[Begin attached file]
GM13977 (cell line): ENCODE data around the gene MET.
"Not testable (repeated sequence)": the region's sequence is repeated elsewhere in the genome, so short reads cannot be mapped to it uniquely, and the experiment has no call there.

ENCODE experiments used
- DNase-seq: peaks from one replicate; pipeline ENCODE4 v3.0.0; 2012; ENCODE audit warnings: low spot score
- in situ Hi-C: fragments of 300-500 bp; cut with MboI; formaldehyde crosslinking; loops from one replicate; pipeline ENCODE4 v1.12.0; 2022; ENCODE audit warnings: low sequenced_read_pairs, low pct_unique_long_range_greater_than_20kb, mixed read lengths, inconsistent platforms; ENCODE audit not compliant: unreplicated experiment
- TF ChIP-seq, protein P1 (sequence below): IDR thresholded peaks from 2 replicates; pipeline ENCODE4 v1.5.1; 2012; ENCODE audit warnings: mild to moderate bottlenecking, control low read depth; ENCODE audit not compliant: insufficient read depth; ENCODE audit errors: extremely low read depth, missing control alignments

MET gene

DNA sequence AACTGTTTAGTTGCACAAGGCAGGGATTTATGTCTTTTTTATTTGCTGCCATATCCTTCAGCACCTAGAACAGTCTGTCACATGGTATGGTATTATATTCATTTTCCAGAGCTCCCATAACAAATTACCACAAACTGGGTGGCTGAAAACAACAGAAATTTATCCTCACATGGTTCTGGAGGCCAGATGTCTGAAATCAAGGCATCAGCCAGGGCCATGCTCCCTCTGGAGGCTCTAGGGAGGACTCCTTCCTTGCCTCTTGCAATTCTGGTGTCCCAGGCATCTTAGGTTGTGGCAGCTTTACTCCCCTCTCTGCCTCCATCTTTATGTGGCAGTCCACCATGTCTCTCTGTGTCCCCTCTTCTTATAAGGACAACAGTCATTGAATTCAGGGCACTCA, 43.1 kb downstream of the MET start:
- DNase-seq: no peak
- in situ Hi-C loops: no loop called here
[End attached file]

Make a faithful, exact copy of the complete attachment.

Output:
GM13977 (cell line): ENCODE data around the gene MET.
"Not testable (repeated sequence)": the region's sequence is repeated elsewhere in the genome, so short reads cannot be mapped to it uniquely, and the experiment has no call there.

ENCODE experiments used
- DNase-seq: peaks from one replicate; pipeline ENCODE4 v3.0.0; 2012; ENCODE audit warnings: low spot score
- in situ Hi-C: fragments of 300-500 bp; cut with MboI; formaldehyde crosslinking; loops from one replicate; pipeline ENCODE4 v1.12.0; 2022; ENCODE audit warnings: low sequenced_read_pairs, low pct_unique_long_range_greater_than_20kb, mixed read lengths, inconsistent platforms; ENCODE audit not compliant: unreplicated experiment
- TF ChIP-seq, protein P1 (sequence below): IDR thresholded peaks from 2 replicates; pipeline ENCODE4 v1.5.1; 2012; ENCODE audit warnings: mild to moderate bottlenecking, control low read depth; ENCODE audit not compliant: insufficient read depth; ENCODE audit errors: extremely low read depth, missing control alignments

MET gene

DNA sequence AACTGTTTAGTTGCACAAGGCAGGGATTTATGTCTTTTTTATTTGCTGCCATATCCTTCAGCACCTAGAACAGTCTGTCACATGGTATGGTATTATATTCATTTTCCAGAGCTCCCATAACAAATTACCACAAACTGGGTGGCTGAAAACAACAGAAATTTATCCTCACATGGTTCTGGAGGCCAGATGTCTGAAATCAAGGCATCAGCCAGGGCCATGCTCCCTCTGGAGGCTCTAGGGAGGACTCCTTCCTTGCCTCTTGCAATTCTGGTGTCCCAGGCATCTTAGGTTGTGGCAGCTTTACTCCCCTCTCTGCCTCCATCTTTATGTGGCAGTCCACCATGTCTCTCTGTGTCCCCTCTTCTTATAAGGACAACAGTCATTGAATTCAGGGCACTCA, 43.1 kb downstream of the MET start:
- DNase-seq: no peak
- in situ Hi-C loops: no loop called here